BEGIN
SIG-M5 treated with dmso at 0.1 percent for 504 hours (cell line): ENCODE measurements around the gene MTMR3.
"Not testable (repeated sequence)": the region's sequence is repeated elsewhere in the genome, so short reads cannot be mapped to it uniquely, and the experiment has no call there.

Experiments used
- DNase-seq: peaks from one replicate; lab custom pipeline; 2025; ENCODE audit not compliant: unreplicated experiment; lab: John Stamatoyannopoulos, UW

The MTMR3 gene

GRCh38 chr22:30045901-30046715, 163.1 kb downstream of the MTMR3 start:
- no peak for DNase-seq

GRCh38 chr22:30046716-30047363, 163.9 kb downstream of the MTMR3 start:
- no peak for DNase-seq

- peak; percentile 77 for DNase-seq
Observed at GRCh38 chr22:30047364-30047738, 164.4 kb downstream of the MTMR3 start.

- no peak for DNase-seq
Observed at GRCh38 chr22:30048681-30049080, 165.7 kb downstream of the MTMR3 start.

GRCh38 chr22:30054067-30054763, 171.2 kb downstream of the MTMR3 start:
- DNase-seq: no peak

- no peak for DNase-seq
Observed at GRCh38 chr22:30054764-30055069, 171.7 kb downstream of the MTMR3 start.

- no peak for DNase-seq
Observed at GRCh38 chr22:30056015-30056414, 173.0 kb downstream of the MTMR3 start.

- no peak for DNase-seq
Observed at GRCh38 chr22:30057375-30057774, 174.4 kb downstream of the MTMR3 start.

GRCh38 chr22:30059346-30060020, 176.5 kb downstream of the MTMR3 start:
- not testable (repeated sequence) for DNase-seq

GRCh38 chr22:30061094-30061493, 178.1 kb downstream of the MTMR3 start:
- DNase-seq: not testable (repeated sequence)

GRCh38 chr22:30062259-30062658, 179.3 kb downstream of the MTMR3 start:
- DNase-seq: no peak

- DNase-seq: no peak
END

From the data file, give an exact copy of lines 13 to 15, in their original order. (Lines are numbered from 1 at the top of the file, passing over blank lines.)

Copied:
Observed at GRCh38 chr22:30048681-30049080, 165.7 kb downstream of the MTMR3 start.

GRCh38 chr22:30054067-30054763, 171.2 kb downstream of the MTMR3 start:
- DNase-seq: no peak